The following two questions came from a middle-school math textbook. The first is reasonable, while the second is a classic example of an author being overly cute when writing a homework problem.

A car slams on its brakes, coming to a complete stop in 4 seconds. The car was traveling north at 60mph. Calculate the acceleration.

A rocket blasts off. At 10 seconds after blast off, it is at 10,000 feet, traveling at 3600mph. Assuming the direction is up, calculate the acceleration.

For the first question, we’ll assume constant deceleration (after all, this comes from a middle-school textbook). First, let’s convert from miles per hour to feet per second:

The deceleration is therefore equal to the change in velocity over time, or

Now notice the word north in the statement of the first question. This bit of information is irrelevant to the problem. I presume that the writer of the problem wants students to practice picking out the important information of a problem from the unimportant… again, a good skill for students to acquire.

Let’s now turn to the second question. At first blush, this also has irrelevant information… it is at 10,000 feet. So I presume that the author wants students to solve this in exactly the same way:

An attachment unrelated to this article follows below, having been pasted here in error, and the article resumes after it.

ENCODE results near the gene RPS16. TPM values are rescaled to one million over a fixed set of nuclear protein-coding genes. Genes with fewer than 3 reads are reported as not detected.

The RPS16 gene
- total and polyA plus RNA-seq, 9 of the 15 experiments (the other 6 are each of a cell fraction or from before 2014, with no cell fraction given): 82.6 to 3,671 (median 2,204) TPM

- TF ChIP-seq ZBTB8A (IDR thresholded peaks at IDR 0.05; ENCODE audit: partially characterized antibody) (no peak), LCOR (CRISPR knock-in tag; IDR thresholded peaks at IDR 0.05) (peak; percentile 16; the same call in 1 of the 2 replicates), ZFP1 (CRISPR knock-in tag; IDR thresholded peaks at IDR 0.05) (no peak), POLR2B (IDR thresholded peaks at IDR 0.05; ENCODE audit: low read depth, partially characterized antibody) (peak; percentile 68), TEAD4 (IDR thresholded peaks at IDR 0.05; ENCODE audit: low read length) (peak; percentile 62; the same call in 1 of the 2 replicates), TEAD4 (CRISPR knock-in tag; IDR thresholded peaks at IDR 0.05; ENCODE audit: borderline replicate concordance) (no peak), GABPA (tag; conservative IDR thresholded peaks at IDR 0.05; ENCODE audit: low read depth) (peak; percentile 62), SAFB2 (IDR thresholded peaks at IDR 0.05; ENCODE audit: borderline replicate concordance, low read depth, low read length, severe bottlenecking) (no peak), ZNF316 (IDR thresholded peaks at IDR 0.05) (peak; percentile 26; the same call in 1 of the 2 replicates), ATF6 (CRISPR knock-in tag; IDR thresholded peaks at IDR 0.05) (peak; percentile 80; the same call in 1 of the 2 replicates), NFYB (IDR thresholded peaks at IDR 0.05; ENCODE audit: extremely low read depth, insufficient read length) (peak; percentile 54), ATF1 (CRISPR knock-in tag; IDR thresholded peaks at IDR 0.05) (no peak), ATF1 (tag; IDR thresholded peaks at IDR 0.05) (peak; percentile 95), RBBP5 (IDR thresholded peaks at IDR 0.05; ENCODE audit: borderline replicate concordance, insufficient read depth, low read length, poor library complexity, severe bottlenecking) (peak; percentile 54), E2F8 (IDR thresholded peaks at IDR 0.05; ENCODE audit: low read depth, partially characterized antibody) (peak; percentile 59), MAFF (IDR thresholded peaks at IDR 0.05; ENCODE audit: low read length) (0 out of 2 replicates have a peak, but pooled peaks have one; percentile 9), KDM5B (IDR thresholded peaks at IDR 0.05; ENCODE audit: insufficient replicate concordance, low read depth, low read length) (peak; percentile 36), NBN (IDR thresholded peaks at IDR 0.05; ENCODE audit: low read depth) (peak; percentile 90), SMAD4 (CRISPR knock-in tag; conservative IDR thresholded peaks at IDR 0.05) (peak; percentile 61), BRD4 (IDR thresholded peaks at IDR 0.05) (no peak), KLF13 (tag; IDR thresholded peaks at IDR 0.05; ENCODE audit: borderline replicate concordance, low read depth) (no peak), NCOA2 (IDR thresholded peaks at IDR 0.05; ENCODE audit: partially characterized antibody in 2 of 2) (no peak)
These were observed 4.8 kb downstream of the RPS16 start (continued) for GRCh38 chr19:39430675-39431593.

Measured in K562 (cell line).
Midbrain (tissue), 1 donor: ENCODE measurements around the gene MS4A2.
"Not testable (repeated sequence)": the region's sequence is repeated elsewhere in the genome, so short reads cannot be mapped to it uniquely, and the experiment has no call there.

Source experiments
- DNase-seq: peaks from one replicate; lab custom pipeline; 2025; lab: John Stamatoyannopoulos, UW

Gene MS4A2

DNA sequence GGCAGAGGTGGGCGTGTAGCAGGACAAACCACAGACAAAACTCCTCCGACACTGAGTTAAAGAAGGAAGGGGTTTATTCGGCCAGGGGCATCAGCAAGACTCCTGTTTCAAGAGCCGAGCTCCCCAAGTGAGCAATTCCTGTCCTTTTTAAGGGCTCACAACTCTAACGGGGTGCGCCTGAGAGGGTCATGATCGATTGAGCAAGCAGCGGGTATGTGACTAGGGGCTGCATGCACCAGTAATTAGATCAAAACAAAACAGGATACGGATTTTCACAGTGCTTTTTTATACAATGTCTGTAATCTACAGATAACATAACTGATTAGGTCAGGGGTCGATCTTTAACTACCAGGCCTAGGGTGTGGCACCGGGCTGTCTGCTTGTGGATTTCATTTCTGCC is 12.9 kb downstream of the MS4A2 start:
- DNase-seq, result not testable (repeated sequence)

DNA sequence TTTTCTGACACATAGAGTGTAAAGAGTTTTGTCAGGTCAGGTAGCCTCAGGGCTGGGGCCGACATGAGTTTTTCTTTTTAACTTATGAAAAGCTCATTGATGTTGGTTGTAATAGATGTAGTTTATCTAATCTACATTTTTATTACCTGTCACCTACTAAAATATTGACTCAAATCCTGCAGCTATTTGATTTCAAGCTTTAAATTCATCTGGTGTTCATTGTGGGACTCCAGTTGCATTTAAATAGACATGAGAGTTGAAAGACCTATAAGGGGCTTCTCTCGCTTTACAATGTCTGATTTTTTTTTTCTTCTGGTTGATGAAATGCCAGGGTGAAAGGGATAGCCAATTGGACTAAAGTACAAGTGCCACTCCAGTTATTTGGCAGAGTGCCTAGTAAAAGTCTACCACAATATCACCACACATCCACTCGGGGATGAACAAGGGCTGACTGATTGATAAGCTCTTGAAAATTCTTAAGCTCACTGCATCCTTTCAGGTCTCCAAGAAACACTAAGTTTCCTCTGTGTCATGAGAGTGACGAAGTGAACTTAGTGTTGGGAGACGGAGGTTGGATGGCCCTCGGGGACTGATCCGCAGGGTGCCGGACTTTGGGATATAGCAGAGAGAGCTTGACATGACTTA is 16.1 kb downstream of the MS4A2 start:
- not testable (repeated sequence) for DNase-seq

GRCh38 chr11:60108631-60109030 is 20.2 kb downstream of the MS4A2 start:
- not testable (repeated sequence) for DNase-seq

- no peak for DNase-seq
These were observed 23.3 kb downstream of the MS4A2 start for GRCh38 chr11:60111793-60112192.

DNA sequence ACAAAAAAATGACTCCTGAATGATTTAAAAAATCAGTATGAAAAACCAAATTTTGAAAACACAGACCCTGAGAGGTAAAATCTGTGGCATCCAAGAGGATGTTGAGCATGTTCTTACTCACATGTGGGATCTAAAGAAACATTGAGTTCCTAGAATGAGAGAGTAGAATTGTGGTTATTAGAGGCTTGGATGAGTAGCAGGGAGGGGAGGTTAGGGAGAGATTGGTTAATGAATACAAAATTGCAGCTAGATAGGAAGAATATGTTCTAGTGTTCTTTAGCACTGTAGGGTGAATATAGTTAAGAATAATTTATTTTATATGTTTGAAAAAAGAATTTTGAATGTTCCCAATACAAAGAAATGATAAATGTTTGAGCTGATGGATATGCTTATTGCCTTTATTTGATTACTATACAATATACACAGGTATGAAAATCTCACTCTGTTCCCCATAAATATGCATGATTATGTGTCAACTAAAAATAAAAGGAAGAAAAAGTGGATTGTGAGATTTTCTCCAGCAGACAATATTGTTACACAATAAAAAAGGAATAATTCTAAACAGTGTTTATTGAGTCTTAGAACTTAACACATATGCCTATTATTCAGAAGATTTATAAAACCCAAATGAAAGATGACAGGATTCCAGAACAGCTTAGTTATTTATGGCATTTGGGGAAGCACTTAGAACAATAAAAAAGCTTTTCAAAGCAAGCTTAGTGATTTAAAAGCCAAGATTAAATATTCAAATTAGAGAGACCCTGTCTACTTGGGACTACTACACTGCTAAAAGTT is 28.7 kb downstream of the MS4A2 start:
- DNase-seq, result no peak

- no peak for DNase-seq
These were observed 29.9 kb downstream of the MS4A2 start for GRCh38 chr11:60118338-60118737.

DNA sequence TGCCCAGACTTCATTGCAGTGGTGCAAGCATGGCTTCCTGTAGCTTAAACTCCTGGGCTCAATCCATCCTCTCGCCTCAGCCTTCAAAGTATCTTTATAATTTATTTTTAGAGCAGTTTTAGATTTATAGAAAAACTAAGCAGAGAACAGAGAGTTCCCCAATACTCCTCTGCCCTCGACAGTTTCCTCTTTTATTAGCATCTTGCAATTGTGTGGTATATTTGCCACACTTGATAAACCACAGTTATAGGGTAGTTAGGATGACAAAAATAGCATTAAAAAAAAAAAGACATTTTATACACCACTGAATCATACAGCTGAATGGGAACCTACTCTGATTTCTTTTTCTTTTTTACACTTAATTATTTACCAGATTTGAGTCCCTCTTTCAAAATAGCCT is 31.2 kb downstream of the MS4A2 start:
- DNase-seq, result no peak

for an acceleration of

The major flaw with this question is that the acceleration of the rocket completely determines the distance that the rocket travels. While middle-school students would not be expected to know this, we can use calculus to determine the distance. Since the initial position and velocity are zero, we obtain

Therefore, the rocket travels a distance of . In other words, not 10,000 feet.

As a mathematician, this is the kind of error that drives me crazy, as I would presume that the author of this textbook should know that he/she just can’t make up a distance in the effort of making a problem more interesting to students.

I'm a Professor of Mathematics and a University Distinguished Teaching Professor at the University of North Texas. For eight years, I was co-director of Teach North Texas, UNT's program for preparing secondary teachers of mathematics and science.
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